Understanding and Effectively Treating PMS

PMS , Premenstrual syndrome, women’s health, period, menstrual cramps, hormones Premenstrual syndrome (PMS) is one of the most common female problems, affecting 30-40% of women during their reproductive years. The most severe cases occur in approximately 2% of women between the ages of 26 and 35. PMS is characterized by recurrent symptoms that appear 7-14 days before a woman has her menstrual period. These symptoms often include decreased energy, irritability, increased appetite (usually sugar cravings), acne, and bloating. Menstrual cramps (dysmenorrhea), while technically a separate diagnosis, can also be attributed to the same hormonal fluctuations that cause PMS.

PMS symptoms can be divided into 4 distinct categories:

1. PMS-A (A = anxiety) includes symptoms of anxiety, irritability, and emotional instability.
It encompasses the most common PMS symptoms and is found to be strongly associated
with excessive estrogen and deficient progesterone.
2. PMS-C (C = carbohydrate craving) includes symptoms of increased appetite, craving for
sweets, headache, fatigue, fainting spells, and heart palpitations. Although there is no
clear mechanism of cause for these symptoms, they seem to be related to an excessive
insulin response to sugar consumption.
3. PMS-D (D = depression) is the least common category of symptoms and is associated
with low levels of estrogen, leading to increased breakdown of neurotransmitters in the
4. PMS-H (H = hyperhydration) is characterized by weight gain greater than 3 pounds,
abdominal bloating and discomfort, breast tenderness and congestion, and occasional
swelling of the face, hands, and ankles. These symptoms are attributed to an increase in
the hormone aldosterone, which increases fluid retention.

Usually, a woman will have a combination of symptoms from the different categories of PMS.
The categories are used as general guidelines to help address the underlying problems related to
the syndrome. It is important that your doctor rule out underlying medical conditions, like
hypothyroidism, anemia and depression, to make sure they’re not responsible for any PMS-related symptoms.

The causes of PMS can be numerous, but hormonal imbalances are often revealed with the appropriate laboratory testing, with an excess of estrogen and deficiency of progesterone being the most common.  The liver’s ability to breakdown excess hormones is often a culprit as well, leading to an increased response to otherwise “normal” hormone levels.  Diet also plays a major role, particularly since foods such as caffeine, alcohol, and excessive animal proteins put further strain on the liver, increasing the likelihood of PMS.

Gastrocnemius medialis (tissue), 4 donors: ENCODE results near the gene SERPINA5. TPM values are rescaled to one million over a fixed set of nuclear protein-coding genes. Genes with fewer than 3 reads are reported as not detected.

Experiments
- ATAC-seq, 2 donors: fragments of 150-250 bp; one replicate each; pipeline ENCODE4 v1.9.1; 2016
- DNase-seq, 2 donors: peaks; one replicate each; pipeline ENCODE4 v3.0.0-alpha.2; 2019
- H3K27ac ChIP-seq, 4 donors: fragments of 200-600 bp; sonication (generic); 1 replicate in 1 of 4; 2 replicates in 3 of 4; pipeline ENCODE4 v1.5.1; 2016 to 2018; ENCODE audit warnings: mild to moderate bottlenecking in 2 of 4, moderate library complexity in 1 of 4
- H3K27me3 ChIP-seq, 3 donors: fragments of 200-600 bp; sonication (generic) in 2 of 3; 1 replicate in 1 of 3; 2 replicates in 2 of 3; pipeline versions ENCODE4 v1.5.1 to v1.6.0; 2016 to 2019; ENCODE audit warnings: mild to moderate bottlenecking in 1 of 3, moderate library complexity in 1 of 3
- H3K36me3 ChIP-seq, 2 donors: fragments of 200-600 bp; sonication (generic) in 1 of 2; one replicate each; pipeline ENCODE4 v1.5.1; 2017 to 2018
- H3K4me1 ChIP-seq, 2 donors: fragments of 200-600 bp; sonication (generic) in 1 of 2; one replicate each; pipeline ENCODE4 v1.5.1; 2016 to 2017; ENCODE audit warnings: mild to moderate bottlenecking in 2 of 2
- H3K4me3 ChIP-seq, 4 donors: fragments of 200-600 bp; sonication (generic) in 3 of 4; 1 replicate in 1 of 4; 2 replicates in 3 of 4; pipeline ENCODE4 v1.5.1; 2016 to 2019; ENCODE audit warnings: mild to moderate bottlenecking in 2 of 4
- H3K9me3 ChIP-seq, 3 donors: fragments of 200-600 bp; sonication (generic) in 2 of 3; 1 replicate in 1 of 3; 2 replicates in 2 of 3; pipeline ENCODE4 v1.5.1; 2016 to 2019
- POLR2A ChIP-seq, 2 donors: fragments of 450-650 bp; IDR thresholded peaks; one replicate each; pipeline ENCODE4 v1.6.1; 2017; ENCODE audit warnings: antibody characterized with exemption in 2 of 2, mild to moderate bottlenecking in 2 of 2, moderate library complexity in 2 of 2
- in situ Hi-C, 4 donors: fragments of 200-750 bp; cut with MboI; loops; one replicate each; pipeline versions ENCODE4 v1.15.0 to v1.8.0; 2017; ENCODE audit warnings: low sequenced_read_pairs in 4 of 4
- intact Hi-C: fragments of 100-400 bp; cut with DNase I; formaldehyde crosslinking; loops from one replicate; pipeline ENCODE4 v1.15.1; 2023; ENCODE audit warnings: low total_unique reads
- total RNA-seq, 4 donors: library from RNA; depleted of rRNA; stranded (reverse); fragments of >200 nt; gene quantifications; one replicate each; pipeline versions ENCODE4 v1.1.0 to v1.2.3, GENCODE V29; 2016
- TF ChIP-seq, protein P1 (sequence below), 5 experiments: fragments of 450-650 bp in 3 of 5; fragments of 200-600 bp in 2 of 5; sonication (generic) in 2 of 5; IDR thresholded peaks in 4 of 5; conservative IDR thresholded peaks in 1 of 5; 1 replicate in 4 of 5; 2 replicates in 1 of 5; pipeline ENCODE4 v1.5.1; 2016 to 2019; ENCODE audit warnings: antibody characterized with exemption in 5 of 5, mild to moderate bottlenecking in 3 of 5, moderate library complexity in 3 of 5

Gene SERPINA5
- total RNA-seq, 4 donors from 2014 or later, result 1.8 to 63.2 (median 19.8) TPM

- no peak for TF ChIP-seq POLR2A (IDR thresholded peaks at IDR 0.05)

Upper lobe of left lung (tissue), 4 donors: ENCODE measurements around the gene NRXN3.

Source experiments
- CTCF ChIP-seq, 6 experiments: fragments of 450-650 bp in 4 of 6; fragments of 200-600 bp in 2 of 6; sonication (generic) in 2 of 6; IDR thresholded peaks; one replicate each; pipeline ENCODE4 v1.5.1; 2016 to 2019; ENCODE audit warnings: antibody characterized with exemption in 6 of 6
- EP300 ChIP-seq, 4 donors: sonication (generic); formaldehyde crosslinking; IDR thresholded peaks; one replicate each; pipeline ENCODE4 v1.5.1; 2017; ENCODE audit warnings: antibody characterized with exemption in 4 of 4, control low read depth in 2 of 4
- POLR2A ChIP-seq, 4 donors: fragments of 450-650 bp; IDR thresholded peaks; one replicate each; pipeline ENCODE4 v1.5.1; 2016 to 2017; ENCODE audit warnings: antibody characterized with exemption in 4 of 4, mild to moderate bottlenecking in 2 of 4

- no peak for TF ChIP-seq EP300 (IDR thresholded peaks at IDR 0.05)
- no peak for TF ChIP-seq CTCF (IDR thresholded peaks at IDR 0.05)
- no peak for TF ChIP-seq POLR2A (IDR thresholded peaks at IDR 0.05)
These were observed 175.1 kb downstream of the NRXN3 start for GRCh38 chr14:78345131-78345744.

In my experience with patients, diet and lifestyle modifications alone will significantly reduce the severity of symptoms associated with PMS.  Mainly, a high fiber, low animal fat diet, combined with the avoidance of caffeine, alcohol, and refined carbohydrates, is critical for symptomatic relief.  Exercise is also recommended, as it will help to reduce fluid retention, breast tenderness, depression, and stress.  Nutritional supplements, particularly evening primrose oil, magnesium, and vitamin B6, will often help to diminish PMS symptoms, as women diagnosed with this condition tend to utilize these nutrients more rapidly.  There are also several herbal interventions available for correcting hormonal imbalances associated with PMS.

Ultimately, it’s important to recognize that PMS is not a “one-treatment fits all” scenario.  By taking a thorough diet and lifestyle history, and performing a thorough laboratory evaluation, the causes of your symptoms can be narrowed down, and treated effectively with non-pharmaceutical interventions.

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